Zombie invasion grows: U-M, local leaders prepared

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  • Contact Laurel Thomas Gnagey, (734) 647-1841, ltgnagey@umich.edu or Susan Ringler-Cerniglia, (734) 544-6759, ringlers@ewashtenaw.org


DATE: 10 a.m.-3 p.m., April 5, 2014

EVENT: "Zombie Apocalypse Bite Back"

PLACE: Washtenaw County Learning Resource Center, 4135 Washtenaw Ave., Ann Arbor

DETAILS: Last year, they took over the University of Michigan School of Public Health. This year, zombies are expected to terrorize Washtenaw County during a unique disaster preparedness exercise.

"Zombie Apocalypse Bite Back" not only will include students from the U-M School of Public Health's Department of Epidemiology, but will be expanded to involve the Washtenaw County Public Health and the Michigan Public Health Training Center.

Last year's inaugural Zombie Apocalypse was organized by Dr. Eden Wells, U-M clinical associate professor of epidemiology, who wanted to give her students an action-based learning experience that was different from the usual drill.

"This event transitioned this year to a functional exercise, allowing the local health department and their partners to practice a core public health emergency response, with the assistance of our graduate students," Wells said. "Students enrolled in the Applied Epidemiology in Public Health Practice course assisted with the development and implementation of the exercise, working in partnership with WCPH, which allows them to develop an understanding of the roles of public health emergency responders and field epidemiologists before and during a potential community emergency or disaster."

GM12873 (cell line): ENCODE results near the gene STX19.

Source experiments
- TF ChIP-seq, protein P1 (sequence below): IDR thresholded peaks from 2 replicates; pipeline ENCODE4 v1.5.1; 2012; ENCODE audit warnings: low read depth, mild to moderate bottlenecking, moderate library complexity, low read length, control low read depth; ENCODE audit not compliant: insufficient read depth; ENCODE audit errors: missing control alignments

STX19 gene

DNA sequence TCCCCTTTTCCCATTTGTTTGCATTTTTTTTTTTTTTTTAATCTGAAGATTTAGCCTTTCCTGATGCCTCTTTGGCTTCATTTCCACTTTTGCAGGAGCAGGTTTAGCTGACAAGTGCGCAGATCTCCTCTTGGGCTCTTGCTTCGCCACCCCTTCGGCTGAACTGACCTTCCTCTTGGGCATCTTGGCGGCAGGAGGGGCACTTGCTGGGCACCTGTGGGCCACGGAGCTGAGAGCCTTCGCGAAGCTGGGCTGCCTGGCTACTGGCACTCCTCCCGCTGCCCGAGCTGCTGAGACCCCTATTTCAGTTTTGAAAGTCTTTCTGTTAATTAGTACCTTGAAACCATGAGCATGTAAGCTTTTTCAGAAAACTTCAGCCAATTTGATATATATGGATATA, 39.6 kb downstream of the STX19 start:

For the exercise, a number of students in the class will portray zombies while others, along with community participants, will fulfill various leadership roles in managing the disaster.

The walking dead represent a worst-case scenario in public health: a natural disaster, major disease outbreak or bioterrorism. The zombie invasion allows U-M students to assist local public health officials to practice their emergency response plans, which should translate for any manner of disaster.

"If you are ready for a zombie apocalypse, you are ready for any emergency," said Matthew Shearer, student organizer of the event who will graduate in May with a Master of Public Health degree in epidemiology. "While zombies are not a real threat, the scenario provides a great forum for us to inform the public about how they can prepare for a real emergency."

For Washtenaw County Public Health, the collaboration provides an opportunity to exercise emergency plans and work with local partners and volunteers.

"While we're looking forward to seeing fake zombies running around, the practice is definitely real. We'll bring in volunteers from our Medical Reserve Corp and set up the facility as we would to dispense medications in a real emergency," said Cindra James, emergency preparedness administrator for Washtenaw County Public Health.

James cautions, however, that the event is not meant to create any real drama.

"We want our partners and the public to know that this is a training exercise—not to worry if you see any zombie-like characters in the vicinity of Washtenaw and Hogback on April 5th!" she said.

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